The Dress of Women: A Critical Introduction to the Symbolism and Sociology of Clothing

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Greenwood Publishing Group, 1915 - 160 páginas
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Originally serialized in 1915 in "The Forerunner," and never before published in book form, "The Dress of Women" presents Gilman's feminist sociological analysis of clothing in modern society. Gilman explores the social and functional basis for clothing, excavates the symbolic role of women's clothing in patriarchal societies, and, among other things, explicates the aesthetic and economic principles of socially responsible clothing design. The introduction, by Hill and Deegan, situates "The Dress of Women" within Gilman's intellectual work as a sociologist, and relates her sociological ideas to the themes she developed in some of her other works.

Although written in 1915, Gilman's treatment of clothing and dress remains relevant. This pioneering effort adds substantially to Gilman's reputation as a sociological theorist and feminist. In addition, it represents one of the earliest full-length specifically sociological analyses of clothing and the fashion industry. Ultimately, the author concludes that harmful and degrading aspects of women's dress are amenable to reform if men and women will work together rationally to change the controlling institutional patterns of the society in which they live. This groundbreaking work will appeal to those interested in Gilman, feminist theory, sociological theory, social psychology, women's literature, and women's studies.

 

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Índice

Prefatory Note
3
Primary Motives in Clothing
7
Some Modifying Forces
15
The Principles Involved
25
Physical Health and Beauty
37
Beauty versus Sex Distinction
49
The Hat
61
Decorative Art Trimmings and Ornament
73
Larger Economic Considerations
97
The Force Called Fashion
107
Fashion and Psychology
119
Hope and Comfort
131
Notes
143
Index
149
About the Author and Editors
159
Página de créditos

Humanitarian and Economic Considerations
85

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Página 152 - His Lord said unto him, well done, thou good and faithful servant ; thou hast been faithful over a few things, I will make thee ruler over many things ; enter thou into the joy of thy Lord.
Página 149 - A FOOL there was and he made his prayer (Even as you and I !) To a rag and a bone and a hank of hair (We called her the woman who did not care), But the fool he called her his lady fair (Even as you and I...
Página 151 - Spent six consecutive weeks without stopping In one continuous round of shopping: Shopping alone and shopping together, At all hours of the day and in all sorts of weather; For all manner of things that a woman can put On the crown of her head or the sole of her foot, Or wrap round her shoulders or fit round her waist, Or that can be...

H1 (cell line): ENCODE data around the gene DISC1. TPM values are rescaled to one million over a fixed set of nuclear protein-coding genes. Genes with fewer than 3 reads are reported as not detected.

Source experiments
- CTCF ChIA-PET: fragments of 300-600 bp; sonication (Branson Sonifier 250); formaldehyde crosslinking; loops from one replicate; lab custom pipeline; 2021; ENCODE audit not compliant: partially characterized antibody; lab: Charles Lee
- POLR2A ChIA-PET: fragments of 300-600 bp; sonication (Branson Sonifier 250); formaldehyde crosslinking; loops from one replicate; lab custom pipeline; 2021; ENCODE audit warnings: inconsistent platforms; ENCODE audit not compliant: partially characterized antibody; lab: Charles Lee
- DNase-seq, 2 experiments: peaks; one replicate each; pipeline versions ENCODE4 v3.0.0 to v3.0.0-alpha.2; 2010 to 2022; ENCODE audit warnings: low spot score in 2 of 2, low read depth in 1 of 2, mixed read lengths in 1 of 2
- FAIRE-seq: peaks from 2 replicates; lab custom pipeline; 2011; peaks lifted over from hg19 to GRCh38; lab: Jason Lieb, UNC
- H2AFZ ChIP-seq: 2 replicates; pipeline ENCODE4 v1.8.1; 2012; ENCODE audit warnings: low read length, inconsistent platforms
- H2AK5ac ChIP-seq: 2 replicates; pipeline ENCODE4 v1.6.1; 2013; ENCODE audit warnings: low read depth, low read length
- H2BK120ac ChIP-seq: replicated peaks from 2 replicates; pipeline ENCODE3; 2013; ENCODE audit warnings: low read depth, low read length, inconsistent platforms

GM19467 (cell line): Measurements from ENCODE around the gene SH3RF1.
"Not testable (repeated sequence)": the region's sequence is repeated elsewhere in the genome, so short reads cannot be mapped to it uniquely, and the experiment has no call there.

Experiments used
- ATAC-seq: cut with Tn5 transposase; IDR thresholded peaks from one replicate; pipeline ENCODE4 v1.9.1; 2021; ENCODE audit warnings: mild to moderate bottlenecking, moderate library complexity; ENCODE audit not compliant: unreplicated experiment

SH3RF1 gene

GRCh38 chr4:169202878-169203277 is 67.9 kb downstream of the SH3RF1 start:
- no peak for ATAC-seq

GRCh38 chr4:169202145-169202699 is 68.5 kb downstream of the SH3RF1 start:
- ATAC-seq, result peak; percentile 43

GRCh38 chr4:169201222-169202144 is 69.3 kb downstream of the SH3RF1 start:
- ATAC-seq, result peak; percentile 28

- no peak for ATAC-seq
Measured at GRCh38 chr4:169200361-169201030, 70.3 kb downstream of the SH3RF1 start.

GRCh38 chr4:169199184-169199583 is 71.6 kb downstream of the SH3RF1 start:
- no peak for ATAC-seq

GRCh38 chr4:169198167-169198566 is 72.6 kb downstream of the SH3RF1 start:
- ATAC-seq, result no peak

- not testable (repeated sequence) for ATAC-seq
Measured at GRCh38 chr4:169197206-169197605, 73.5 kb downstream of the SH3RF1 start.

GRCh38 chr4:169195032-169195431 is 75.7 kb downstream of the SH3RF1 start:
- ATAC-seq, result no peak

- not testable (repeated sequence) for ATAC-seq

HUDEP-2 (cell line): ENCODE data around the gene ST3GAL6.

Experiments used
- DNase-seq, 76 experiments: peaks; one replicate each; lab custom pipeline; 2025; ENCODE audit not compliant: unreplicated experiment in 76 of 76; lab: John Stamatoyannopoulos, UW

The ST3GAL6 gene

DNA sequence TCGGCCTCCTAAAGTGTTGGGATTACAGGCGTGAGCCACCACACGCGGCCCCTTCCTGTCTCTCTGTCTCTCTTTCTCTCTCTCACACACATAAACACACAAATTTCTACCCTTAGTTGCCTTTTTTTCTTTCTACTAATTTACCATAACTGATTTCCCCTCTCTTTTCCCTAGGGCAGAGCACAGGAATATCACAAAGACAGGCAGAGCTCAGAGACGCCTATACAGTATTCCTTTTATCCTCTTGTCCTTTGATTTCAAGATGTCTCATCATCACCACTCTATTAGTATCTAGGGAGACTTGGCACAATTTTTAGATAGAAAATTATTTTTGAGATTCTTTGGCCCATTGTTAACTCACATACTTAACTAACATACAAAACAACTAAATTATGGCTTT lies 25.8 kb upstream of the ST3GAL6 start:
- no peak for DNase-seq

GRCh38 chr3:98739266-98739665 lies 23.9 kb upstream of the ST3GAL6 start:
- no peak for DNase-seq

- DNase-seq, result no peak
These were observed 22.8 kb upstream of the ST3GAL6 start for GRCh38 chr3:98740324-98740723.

Página 151 - M'FLIMSEY, of Madison Square, Has made three separate journeys to Paris ; And her father assures me, each time she was there, That she, and her friend Mrs. Harris, (Not the lady whose name is so famous in history, But plain Mrs. H., without romance or mystery,) Spent six consecutive weeks, without stopping...
Página 152 - ... and potatoes, but there may be a line of daisies, white and red, on each side of the narrow footpath, and honeysuckle over the door. Life is not always hard, even after backs grow bent, and we know that all braes lead only to the grave. This is Jess's window. For more than twenty years she had not been able to go so far as the door, and only once while I knew her was she ben in the room. With her husband, Hendry, or their only daughter, Leeby, to lean upon, and her hand clutching her staff, she...
Página 152 - ... some, alas ! watch in vain. Not every one returns who takes the elbow of the brae bravely, or waves his handkerchief to those who watch from the window with wet eyes, and some return too late. To Jess, at her window always when she was not in bed, things happy and mournful and terrible came into view. At this window she sat for twenty years or more looking at the world as through a telescope ; and here an awful ordeal was gone through after her sweet untarnished soul had been given back to God.

Sobre el autor (1915)

CHARLOTTE PERKINS GILMAN was an eminent feminist sociologist and novelist, perhaps best known for Women in Economics (1898) and, as a fiction writer, for her semi-autobiographical work The Yellow Wallpaper (1892).

MICHAEL R. HILL is an interdisciplinary social scientist at the University of Nebraska-Lincoln and holds doctorates in both sociology and geography. He is the author of Walking, Crossing Streets and Choosing Pedestrian Routes (1984) and Archival Strategies and Techniques (1993), and editor or co-editor of Harriet Martineau's Women and Symbolic Interaction (1987) and Gilman's With Her in Ourland: Sequel to Herland (Greenwood, 1997). He edits the journal Sociological Origins. In 2000, Hill became Chairman of the History of Sociology section of the American Sociological Association.

MARY JO DEEGAN is Professor of Sociology at the University of Nebraska-Lincoln. Her publications include Women and Disability (1985), Jane Addams and the Men of the Chicago School, 1892-1918 (1988), American Ritual Dramas (Greenwood, 1989), and Women in Sociology: A Bio-Bibliographic Sourcebook (Greenwood, 1991). She is editor of American Ritual Tapestry (Greenwood, 1998), George Herbert Mead's Play, School, and Society (1999), Essays in Social Psychology: George Herbert Mead's First Book (forthcoming), A Voice from Chicago: The Collected Works of Fannie Barrier Williams (forthcoming), and co-editor of Women and Symbolic Interaction (1987) and Gilman's With Her in Ourland: Sequel to Herland (Greenwood, 1997).

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